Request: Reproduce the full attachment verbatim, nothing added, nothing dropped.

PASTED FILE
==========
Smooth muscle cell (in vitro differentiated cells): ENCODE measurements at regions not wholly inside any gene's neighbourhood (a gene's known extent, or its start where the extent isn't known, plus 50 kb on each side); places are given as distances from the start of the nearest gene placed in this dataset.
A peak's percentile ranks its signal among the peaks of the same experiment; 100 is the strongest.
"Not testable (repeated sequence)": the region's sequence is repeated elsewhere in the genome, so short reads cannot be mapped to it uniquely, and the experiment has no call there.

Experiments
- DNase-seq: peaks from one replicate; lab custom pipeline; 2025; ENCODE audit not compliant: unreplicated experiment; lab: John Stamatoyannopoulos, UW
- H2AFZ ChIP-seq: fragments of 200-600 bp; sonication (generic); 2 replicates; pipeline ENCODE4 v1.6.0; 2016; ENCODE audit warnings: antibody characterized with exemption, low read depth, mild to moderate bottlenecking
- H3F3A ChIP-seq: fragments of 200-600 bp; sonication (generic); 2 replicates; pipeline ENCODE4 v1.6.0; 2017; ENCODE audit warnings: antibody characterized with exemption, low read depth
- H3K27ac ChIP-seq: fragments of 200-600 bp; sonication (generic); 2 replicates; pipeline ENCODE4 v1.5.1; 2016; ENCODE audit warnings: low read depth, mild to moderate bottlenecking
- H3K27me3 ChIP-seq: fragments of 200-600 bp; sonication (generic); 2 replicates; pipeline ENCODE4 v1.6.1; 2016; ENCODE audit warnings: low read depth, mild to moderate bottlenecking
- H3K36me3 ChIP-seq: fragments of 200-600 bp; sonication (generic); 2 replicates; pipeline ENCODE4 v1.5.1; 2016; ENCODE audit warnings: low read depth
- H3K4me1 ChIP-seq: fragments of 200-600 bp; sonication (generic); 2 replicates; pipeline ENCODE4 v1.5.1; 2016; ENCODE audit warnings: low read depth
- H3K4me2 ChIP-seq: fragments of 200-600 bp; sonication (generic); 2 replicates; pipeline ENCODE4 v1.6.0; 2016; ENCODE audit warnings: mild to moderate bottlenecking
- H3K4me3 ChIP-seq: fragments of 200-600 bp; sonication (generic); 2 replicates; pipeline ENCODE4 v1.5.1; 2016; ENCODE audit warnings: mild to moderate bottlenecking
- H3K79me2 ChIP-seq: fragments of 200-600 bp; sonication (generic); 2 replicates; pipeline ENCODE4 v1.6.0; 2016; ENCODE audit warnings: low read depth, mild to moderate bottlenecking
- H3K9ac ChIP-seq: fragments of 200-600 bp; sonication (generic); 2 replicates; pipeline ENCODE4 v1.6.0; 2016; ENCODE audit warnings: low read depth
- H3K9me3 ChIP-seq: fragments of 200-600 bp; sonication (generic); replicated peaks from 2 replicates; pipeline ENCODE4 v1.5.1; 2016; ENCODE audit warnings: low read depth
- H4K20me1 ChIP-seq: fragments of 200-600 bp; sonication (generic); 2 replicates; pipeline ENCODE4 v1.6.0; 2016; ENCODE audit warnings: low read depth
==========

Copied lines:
Smooth muscle cell (in vitro differentiated cells): ENCODE measurements at regions not wholly inside any gene's neighbourhood (a gene's known extent, or its start where the extent isn't known, plus 50 kb on each side); places are given as distances from the start of the nearest gene placed in this dataset.
A peak's percentile ranks its signal among the peaks of the same experiment; 100 is the strongest.
"Not testable (repeated sequence)": the region's sequence is repeated elsewhere in the genome, so short reads cannot be mapped to it uniquely, and the experiment has no call there.

Experiments
- DNase-seq: peaks from one replicate; lab custom pipeline; 2025; ENCODE audit not compliant: unreplicated experiment; lab: John Stamatoyannopoulos, UW
- H2AFZ ChIP-seq: fragments of 200-600 bp; sonication (generic); 2 replicates; pipeline ENCODE4 v1.6.0; 2016; ENCODE audit warnings: antibody characterized with exemption, low read depth, mild to moderate bottlenecking
- H3F3A ChIP-seq: fragments of 200-600 bp; sonication (generic); 2 replicates; pipeline ENCODE4 v1.6.0; 2017; ENCODE audit warnings: antibody characterized with exemption, low read depth
- H3K27ac ChIP-seq: fragments of 200-600 bp; sonication (generic); 2 replicates; pipeline ENCODE4 v1.5.1; 2016; ENCODE audit warnings: low read depth, mild to moderate bottlenecking
- H3K27me3 ChIP-seq: fragments of 200-600 bp; sonication (generic); 2 replicates; pipeline ENCODE4 v1.6.1; 2016; ENCODE audit warnings: low read depth, mild to moderate bottlenecking
- H3K36me3 ChIP-seq: fragments of 200-600 bp; sonication (generic); 2 replicates; pipeline ENCODE4 v1.5.1; 2016; ENCODE audit warnings: low read depth
- H3K4me1 ChIP-seq: fragments of 200-600 bp; sonication (generic); 2 replicates; pipeline ENCODE4 v1.5.1; 2016; ENCODE audit warnings: low read depth
- H3K4me2 ChIP-seq: fragments of 200-600 bp; sonication (generic); 2 replicates; pipeline ENCODE4 v1.6.0; 2016; ENCODE audit warnings: mild to moderate bottlenecking
- H3K4me3 ChIP-seq: fragments of 200-600 bp; sonication (generic); 2 replicates; pipeline ENCODE4 v1.5.1; 2016; ENCODE audit warnings: mild to moderate bottlenecking
- H3K79me2 ChIP-seq: fragments of 200-600 bp; sonication (generic); 2 replicates; pipeline ENCODE4 v1.6.0; 2016; ENCODE audit warnings: low read depth, mild to moderate bottlenecking
- H3K9ac ChIP-seq: fragments of 200-600 bp; sonication (generic); 2 replicates; pipeline ENCODE4 v1.6.0; 2016; ENCODE audit warnings: low read depth
- H3K9me3 ChIP-seq: fragments of 200-600 bp; sonication (generic); replicated peaks from 2 replicates; pipeline ENCODE4 v1.5.1; 2016; ENCODE audit warnings: low read depth
- H4K20me1 ChIP-seq: fragments of 200-600 bp; sonication (generic); 2 replicates; pipeline ENCODE4 v1.6.0; 2016; ENCODE audit warnings: low read depth